26. IRM
  27. IRM
  28. Rev. Proc. 64-22, 1964-1 C.B. 689.
  29. IRM
  30. Rev. Proc. 64-22, 1964-1 C.B. 689.
  31. IRS Office of Chief Counsel Notice (CC-2003-014)(May 8, 2003).
  32. Id.
  33. Rauenhorst v. Commissioner, 119 T.C. 157 (2002).
  34. Rev. Proc. 2016-2, § 12.01.
  35. CC-2003-014.
  36. IRM
  37. IRM
  38. 28 U.S.C. § 530B.
  39. IRM However, the Office of Chief Counsel will not discipline its attorneys for a violation of these codes unless the violation also violates statutes applicable to the IRS’ employees. See Office of Government Ethics, Standards of Ethical Conduct for Employees of the Executive Branch, 5 C.F.R. Part 2635; Supplemental Standards of Ethical Conduct for Employees of the Department of the Treasury, 5 C.F.R. Part 3101; Department of the Treasury Employee Rules of Conduct, 31 C.F.R. Part 0; and Office of Personnel Management on Employee Responsibilities and Conduct, 5 C.F.R. Part 735.
  40. Id.
  41. Some commentators believe that is not sufficient. Because the government has responsibility for the system’s integrity and appearance of fairness, those commentators believe government representatives should be held to a higher standard. See, e.g., Frederic G. Corneel, “The Service and the Private Practitioner,” The American Journal of Tax Policy, vol. 11:2:343, at 359-360. While that argument may have merit, it is beyond the scope of this article. We would be reluctant, however, to argue for hamstringing the tax collecting agency to the point that it has difficulty collecting revenues to which it is entitled.
  42. Internal Revenue Service Restructuring and Reform Act of 1998, Pub. L. No. 105-206, sec. 1203(b).
  43. Further, taxpayers may have unreasonable expectations as well. Audits are adversarial proceedings and through the course of two to three years spent together working on issues where agents and taxpayers have different interests, there will naturally be disagreements and even frustration. Here we address examinations during which the entire process is perceived as having broken down.
  44. We have seen numerous instances where strong, taxpayer-favorable authorities are disregarded on the thinnest of irrelevant reeds.
  45. We are not naïve. We know that heated disputes will still exist, in some instances involving interpretations that taxpayers find very strained. Still, ideally, disputes where one party finds the other’s interpretation of the law to be strained will diminish.
  46. If his conclusion later proves to be wrong, the agent may blame the taxpayer for not providing the other materials that would have allowed a better-informed decision.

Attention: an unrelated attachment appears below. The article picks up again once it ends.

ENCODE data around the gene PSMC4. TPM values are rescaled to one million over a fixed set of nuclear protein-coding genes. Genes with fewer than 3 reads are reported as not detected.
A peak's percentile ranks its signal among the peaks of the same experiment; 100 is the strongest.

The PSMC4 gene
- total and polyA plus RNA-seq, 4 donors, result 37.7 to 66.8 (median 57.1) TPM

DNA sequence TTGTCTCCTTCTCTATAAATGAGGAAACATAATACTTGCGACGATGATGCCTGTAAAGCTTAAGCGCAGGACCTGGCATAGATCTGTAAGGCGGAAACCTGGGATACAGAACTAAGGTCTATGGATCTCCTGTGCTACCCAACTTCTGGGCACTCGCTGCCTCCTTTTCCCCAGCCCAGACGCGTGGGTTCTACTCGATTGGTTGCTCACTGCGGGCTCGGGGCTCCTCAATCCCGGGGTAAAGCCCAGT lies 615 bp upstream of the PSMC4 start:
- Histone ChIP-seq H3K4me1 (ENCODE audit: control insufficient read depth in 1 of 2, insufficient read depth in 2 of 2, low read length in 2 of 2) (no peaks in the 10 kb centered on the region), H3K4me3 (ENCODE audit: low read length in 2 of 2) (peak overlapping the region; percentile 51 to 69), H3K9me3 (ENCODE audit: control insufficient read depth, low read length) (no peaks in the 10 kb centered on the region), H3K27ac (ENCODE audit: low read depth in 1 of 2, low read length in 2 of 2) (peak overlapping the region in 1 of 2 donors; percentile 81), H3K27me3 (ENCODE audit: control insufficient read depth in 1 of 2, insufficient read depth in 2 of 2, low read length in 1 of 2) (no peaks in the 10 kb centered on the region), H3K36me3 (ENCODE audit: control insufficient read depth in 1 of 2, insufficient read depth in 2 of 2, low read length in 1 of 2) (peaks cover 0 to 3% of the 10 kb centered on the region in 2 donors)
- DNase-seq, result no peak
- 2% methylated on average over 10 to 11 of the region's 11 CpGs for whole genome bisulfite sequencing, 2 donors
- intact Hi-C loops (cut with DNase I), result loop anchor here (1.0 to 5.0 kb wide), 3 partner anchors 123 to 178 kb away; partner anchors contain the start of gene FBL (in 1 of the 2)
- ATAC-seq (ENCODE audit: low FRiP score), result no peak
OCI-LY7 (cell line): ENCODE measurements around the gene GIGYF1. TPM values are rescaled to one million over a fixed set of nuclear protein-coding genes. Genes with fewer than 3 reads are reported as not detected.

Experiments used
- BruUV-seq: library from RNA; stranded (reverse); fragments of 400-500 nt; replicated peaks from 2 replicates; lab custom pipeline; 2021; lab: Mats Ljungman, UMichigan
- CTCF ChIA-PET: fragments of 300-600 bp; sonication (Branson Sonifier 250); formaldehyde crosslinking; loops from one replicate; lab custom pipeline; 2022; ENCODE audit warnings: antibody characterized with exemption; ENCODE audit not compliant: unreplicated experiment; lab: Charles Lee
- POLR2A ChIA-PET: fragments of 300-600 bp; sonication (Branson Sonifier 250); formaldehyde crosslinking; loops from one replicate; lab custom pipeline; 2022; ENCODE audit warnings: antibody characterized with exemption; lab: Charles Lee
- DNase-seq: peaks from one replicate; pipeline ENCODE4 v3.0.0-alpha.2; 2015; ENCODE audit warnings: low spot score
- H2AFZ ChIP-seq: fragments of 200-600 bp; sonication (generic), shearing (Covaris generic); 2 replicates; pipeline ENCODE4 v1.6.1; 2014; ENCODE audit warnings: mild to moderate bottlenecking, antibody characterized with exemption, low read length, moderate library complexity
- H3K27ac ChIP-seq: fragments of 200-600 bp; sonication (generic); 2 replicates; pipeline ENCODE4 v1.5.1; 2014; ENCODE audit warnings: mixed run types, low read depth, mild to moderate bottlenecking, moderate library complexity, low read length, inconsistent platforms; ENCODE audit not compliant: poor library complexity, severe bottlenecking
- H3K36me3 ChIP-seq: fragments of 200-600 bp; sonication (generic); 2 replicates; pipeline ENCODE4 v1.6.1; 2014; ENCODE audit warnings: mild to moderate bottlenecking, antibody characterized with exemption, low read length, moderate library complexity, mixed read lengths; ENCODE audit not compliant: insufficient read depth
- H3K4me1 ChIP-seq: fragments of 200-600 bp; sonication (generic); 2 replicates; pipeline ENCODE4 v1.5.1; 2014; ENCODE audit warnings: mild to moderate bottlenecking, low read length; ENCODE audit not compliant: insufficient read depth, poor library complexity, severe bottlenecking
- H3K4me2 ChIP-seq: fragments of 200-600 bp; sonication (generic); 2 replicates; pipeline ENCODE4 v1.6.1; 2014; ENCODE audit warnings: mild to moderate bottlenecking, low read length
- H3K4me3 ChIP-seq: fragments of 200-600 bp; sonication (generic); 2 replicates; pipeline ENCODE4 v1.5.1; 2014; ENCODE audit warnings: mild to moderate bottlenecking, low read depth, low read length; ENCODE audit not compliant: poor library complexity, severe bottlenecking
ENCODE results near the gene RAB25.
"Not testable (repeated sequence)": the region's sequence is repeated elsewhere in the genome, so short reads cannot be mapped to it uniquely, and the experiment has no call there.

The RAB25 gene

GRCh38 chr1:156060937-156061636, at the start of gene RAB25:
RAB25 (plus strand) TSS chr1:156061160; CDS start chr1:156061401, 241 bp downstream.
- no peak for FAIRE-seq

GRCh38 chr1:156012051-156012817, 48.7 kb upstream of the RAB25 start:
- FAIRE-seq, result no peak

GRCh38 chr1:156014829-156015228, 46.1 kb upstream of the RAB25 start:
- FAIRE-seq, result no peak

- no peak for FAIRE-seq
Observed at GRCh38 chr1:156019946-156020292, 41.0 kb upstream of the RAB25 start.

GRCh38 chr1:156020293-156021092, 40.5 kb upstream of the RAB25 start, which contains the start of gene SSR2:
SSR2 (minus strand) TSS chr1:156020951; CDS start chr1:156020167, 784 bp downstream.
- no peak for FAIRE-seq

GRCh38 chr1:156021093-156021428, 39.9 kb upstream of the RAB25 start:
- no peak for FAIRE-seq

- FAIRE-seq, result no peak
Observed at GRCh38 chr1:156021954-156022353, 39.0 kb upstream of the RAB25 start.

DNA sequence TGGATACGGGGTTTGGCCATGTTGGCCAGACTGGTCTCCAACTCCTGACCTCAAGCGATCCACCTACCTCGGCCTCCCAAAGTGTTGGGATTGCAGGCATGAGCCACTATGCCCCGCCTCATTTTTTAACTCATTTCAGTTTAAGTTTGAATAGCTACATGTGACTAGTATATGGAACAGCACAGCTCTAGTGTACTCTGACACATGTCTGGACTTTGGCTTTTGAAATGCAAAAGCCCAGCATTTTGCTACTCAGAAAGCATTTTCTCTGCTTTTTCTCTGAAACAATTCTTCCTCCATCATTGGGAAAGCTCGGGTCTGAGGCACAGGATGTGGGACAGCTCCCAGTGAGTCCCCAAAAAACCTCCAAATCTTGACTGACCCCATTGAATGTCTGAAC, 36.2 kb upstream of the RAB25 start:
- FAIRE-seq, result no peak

47. IRM
  48. IRM
  49. Taxpayers have plenty of other valid complaints about this process, but this one aspect of it may provide a benefit.
  50. Rev. Proc. 2016-2, 2016-1 IRB 102 § 7.01.
  51. See, e.g., United States v. Will, 671 F.2d 963, 967 (6th Cir. 1982).
  52. LB&I Directive 04-0214-004.
  53. United States v. Clarke, 134 S. Ct. 2361 (2014).
  54. Id.
  55. Id.
  56. We know there are already a number of mechanisms for feedback, but we would like one that focuses on compliance with stated requirements by Exam.
  57. This should be coupled with tracking the taxpayer’s survey responses so taxpayers who complain about everyone are identified, and their complaints are discounted.
  58. Statement by President Obama, May 15, 2013, available online at
  59. Treasury Inspector General for Tax Administration, Review of the Internal Revenue Service’s Process to Address Violations of Tax Law by Its Own Employees, April 14, 2015 (Ref. No. 2015-10-002).
  60. In 2016, members of Congress have introduced several bills to reform the IRS in response to the recent bad press, including legislation banning the IRS from rehiring employees discharged for misconduct; a prohibition on hiring any new IRS employees until the Secretary of the Treasury certifies that no IRS employee is subject to a “seriously delinquent debt” or notifies Congress that such certification is not possible, and explains what information would be required to provide such a certification; and a bill to prevent the IRS from issuing bonuses until Treasury develops and implements a comprehensive service strategy. H.R. 3724; H.R. 1206; H.R. 4890.